Not all Sunday was wasted in ISPs, however, because the rest of it was wasted on finding stuff like WC brush and towel hooks. Yes working on a new apartment is a pure pleasure. This month I just have to write off.

Zenphoto

More geeky stuff… (too much time on my hands to screw around with technicalities?)

I was playing with Zenphoto, and it is a heck of promise as far as a gallery script replacement for my site. I even managed to run it on this server, which was, quite as usual, quite challenging because its software is outdated.

Even mod_rewrite functionality (the one responsible for pretty urls) seems to work.

The value added to my current script is that ZP seems well written, works on the database as a decent script should work and supports comments, rewriting, and quite a few other features that I miss. It is likely that I would manage to integrate it with WordPress as well.

But a show stopper for me is lack of sub-albums support. It should be part of the next release, and hopefully it will come out soon, because the script itself is really the best I have across so far, its issues with my server notwithstanding.

Update: Judging from the author’s plans, it might take quite long before the subalbums functionality will see the daylight. But I can wait, probably. No better option on the horizon, anyway.
(weird feeling about this open source software, you peek into author’s life and discount his personal plans)

Upgrading to WordPress 2.0, first try, failed

I decided to upgrade to WordPress 2.0 this evening. First I started on my test site, ie. on the account I still have on the university server.

I copied the files, made database backup, uploaded new wordpress in, copied old files into its directory, renamed old wordpress installation to make the way for new one, renamed the new one to take over. Ran the upgrade script. Script said it worked. And the site itself… bingo, everything fine!

Looks cute, this new version, and this shiny post editor. Right away I start with my “production” facility.

I copied the files, made database backup, uploaded new wordpress in, copied old files into its directory, renamed old wordpress installation to make the way for new one, renamed the new one to take over. Ran the upgrade script. Script said it worked. And the site itself…

500 Internal Server Error

S H I T

1 hour of unsuccessful tries to repair the thing.

I rolled back. Thanks God the database backup was flawless…

Making friends with Axiom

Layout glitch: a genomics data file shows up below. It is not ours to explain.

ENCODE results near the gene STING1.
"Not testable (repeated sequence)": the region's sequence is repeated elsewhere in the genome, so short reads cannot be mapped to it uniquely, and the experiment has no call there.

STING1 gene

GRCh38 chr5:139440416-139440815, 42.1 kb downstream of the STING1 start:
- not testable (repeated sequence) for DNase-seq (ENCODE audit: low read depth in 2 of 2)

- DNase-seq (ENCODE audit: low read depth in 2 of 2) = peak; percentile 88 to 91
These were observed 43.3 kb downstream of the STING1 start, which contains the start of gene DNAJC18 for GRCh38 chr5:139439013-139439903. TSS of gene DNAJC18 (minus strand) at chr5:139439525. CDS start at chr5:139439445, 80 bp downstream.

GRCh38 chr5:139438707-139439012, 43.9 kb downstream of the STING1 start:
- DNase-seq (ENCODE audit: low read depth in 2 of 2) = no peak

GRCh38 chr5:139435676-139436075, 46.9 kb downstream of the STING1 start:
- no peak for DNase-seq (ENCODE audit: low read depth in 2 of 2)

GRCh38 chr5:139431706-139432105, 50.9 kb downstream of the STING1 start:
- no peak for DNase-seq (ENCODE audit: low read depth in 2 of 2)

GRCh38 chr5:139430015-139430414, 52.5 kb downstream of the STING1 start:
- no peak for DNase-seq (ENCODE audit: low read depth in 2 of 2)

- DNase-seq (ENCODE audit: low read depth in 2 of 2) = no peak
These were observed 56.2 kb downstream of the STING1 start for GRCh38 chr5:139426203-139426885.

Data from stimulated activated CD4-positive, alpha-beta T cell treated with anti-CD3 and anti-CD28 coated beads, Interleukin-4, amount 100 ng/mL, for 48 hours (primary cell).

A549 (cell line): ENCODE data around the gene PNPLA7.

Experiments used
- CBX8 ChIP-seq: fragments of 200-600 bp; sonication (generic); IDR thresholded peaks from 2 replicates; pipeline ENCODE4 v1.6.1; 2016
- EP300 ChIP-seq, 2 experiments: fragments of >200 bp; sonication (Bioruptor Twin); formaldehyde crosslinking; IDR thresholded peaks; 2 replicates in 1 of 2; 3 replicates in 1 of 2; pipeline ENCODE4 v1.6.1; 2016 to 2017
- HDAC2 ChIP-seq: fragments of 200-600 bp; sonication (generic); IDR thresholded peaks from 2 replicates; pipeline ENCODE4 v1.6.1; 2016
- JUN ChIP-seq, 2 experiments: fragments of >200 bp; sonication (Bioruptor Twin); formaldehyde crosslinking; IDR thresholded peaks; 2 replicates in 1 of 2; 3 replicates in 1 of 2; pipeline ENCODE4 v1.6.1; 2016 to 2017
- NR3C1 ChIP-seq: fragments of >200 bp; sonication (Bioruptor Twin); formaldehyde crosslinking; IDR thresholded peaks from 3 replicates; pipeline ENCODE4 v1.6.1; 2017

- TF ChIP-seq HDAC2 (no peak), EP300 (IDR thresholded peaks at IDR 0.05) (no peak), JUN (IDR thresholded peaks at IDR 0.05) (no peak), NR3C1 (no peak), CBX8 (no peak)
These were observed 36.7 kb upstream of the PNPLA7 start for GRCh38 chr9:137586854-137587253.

For the sake of my newly found interest in neural networks, I need to go back to the basics first, including certain elements of linear algebra and mathematical analysis. Without this most basic foundation, I will not go very far with the topic.

In order make myself a bit more efficient and the exercise easier to follow, I wanted to employ a computer system to do all the boring stuff. In this view, I found Axiom to be a decent toy to play with.

There is little chance that I will ever need more from the system than it now offers; 30 years of development have been invested in it. Axiom was originally developed by IBM and open sourced in 2002.

The documentation allows to get started fairly quickly. Unfortunately, the Windows interface leaves a lot to desire, and the graphics module is not available; everything would work just fine on a Linux system, though (I may need a Linux box a lot sooner that I expected).

I look forward to making some progress on the weekend.

Tracksy under-reporting traffic?

TracksyI started using Tracksy on 4th December. It is a free traffic monitoring tool. It provides everything I was looking for, including lots of useful reports and a fast interface. On top of that, Tracksy doesn’t put any ads on my website. Yet I have a small problem with it: the number of reported visits doesn’t seem correct. (read more…)

Website up and running

After having spent (too) many hours on the task, I managed to finally get this website of mine into more or less organized shape. I didn’t expect it would take so long, but a lot of things have changed since I was last doing this sort of stuff, and I forgot a great deal, too.

Nevertheless, it’s a pity that the end result is so far from perfection. Still it’s good to have something for start and improve gradually later on.